The IDENTIFY statement specifies the time series to be modeled, differences the series if desired, and computes statistics to help identify models to fit. Use an IDENTIFY statement for each time series that you want to model.
If other time series are to be used as inputs in a subsequent ESTIMATE statement, they must be listed in a CROSSCORR= list in the IDENTIFY statement.
The following options are used in the IDENTIFY statement. The VAR= option is required.
centers each time series by subtracting its sample mean. The analysis is done on the centered data. Later, when forecasts are generated, the mean is added back. Note that centering is done after differencing. The CENTER option is normally used in conjunction with the NOCONSTANT option of the ESTIMATE statement.
deletes all old models. This option is useful when you want to delete old models so that the input variables are not prewhitened. (See the section Prewhitening for more information.)
names the variables cross-correlated with the response variable given by the VAR= specification.
Each variable name can be followed by a list of differencing lags in parentheses, the same as for the VAR= specification. If differencing is specified for a variable in the CROSSCORR= list, the differenced series is cross-correlated with the VAR= option series, and the differenced series is used when the ESTIMATE statement INPUT= option refers to the variable.
specifies the input SAS data set that contains the time series. If the DATA= option is omitted, the DATA= data set specified in the PROC ARIMA statement is used; if the DATA= option is omitted from the PROC ARIMA statement as well, the most recently created data set is used.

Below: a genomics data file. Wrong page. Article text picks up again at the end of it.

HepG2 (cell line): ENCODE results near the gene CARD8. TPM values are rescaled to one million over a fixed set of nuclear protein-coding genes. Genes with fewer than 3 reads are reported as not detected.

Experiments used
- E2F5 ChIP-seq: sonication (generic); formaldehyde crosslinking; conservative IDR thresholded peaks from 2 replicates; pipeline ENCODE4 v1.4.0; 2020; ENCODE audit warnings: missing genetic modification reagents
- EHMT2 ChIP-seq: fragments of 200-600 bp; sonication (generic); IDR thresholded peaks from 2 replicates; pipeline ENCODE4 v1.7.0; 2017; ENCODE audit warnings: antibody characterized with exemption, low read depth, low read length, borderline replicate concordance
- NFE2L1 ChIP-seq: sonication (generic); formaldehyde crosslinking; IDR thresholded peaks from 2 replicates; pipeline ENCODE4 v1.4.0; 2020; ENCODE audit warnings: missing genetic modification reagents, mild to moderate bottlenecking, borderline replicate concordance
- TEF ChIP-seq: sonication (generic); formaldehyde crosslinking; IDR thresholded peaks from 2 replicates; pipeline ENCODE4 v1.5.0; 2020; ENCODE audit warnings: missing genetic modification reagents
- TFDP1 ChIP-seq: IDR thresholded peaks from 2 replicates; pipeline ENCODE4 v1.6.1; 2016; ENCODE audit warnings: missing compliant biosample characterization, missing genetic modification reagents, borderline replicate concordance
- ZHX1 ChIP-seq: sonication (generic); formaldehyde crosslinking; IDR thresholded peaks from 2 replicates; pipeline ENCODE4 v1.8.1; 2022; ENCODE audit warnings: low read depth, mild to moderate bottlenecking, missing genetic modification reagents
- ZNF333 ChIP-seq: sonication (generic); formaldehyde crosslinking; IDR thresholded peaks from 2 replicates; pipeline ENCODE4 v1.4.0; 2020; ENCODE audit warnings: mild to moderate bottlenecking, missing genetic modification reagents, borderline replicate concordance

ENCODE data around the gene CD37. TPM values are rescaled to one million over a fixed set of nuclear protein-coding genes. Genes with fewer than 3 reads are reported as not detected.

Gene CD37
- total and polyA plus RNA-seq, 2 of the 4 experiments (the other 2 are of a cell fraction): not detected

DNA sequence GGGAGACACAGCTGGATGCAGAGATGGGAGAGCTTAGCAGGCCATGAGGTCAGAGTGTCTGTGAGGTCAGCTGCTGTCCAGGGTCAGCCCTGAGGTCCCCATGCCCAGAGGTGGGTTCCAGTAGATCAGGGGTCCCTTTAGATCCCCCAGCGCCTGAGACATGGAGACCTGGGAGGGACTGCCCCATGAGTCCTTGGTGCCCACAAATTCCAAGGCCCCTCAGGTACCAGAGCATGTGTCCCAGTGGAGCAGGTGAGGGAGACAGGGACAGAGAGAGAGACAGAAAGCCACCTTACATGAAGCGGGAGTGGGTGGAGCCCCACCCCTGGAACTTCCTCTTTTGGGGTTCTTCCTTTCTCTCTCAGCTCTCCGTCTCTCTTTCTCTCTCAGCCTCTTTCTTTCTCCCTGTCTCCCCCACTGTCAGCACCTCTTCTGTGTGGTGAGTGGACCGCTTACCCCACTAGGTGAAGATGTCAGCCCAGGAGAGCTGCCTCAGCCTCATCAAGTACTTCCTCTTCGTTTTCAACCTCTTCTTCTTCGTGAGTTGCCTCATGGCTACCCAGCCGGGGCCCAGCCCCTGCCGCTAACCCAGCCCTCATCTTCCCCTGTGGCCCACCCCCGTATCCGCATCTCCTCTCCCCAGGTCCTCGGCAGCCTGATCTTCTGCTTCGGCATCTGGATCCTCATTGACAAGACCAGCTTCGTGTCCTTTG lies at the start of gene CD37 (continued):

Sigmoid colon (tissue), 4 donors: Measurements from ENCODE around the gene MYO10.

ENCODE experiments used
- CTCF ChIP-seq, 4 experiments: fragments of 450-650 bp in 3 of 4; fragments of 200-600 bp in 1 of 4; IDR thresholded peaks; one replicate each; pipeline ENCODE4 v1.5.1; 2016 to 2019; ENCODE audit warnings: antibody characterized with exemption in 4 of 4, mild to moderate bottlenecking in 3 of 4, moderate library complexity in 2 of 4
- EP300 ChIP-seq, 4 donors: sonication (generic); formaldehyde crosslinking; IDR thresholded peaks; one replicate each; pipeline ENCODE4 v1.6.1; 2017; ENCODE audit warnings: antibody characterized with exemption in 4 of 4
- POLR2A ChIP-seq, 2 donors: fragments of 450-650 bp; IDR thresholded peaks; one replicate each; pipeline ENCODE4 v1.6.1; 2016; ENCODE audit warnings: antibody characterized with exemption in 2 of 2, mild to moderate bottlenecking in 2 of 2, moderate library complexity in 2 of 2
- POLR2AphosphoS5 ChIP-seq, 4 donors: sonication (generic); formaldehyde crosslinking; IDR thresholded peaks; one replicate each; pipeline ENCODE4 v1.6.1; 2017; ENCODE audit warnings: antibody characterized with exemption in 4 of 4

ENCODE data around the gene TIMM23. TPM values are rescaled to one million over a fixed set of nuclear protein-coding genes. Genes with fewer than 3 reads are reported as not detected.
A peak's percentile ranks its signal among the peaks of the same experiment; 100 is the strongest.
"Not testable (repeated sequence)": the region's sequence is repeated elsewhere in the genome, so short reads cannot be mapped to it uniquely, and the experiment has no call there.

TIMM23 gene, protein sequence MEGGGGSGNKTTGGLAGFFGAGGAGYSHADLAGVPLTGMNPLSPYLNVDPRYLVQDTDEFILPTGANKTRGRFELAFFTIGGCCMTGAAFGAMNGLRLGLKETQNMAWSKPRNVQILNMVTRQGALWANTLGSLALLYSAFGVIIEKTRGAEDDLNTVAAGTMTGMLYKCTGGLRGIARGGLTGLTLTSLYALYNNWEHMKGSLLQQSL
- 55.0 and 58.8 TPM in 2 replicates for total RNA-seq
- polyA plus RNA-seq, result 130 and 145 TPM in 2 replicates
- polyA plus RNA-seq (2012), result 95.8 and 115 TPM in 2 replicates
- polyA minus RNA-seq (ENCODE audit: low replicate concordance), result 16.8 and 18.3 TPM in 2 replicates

The ESACF option generates two tables. The first table displays extended sample autocorrelation estimates, and the second table displays probability values that can be used to test the significance of these estimates. The P= and Q= options determine the size of the table.
The autoregressive and moving-average orders are tentatively identified by finding a triangular pattern in which all values are insignificant. The ARIMA procedure finds these patterns based on the IDENTIFY statement ALPHA= option and displays possible recommendations for the orders.
The following code generates an ESACF table with dimensions of p=(0:7) and q=(0:8).
proc arima data=test; identify var=x esacf p=(0:7) q=(0:8); run;
See the section The ESACF Method for more information.
uses information criteria or penalty functions to provide tentative ARMA order identification. The MINIC option generates a table that contains the computed information criterion associated with various ARMA model orders. The PERROR= option determines the range of the autoregressive model orders used to estimate the error series. The P= and Q= options determine the size of the table. The ARMA orders are tentatively identified by those orders that minimize the information criterion.
The following statements generate a MINIC table with default dimensions of p=(0:5) and q=(0:5) and with the error series estimated by an autoregressive model with an order, , that minimizes the AIC in the range from 8 to 11.
proc arima data=test; identify var=x minic perror=(8:11); run;
See the section The MINIC Method for more information.